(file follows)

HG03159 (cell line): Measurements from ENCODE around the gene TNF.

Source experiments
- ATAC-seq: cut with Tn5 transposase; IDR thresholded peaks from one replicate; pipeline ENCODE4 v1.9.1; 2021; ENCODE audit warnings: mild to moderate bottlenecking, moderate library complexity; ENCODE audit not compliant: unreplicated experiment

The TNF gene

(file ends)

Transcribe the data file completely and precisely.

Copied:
HG03159 (cell line): Measurements from ENCODE around the gene TNF.

Source experiments
- ATAC-seq: cut with Tn5 transposase; IDR thresholded peaks from one replicate; pipeline ENCODE4 v1.9.1; 2021; ENCODE audit warnings: mild to moderate bottlenecking, moderate library complexity; ENCODE audit not compliant: unreplicated experiment

The TNF gene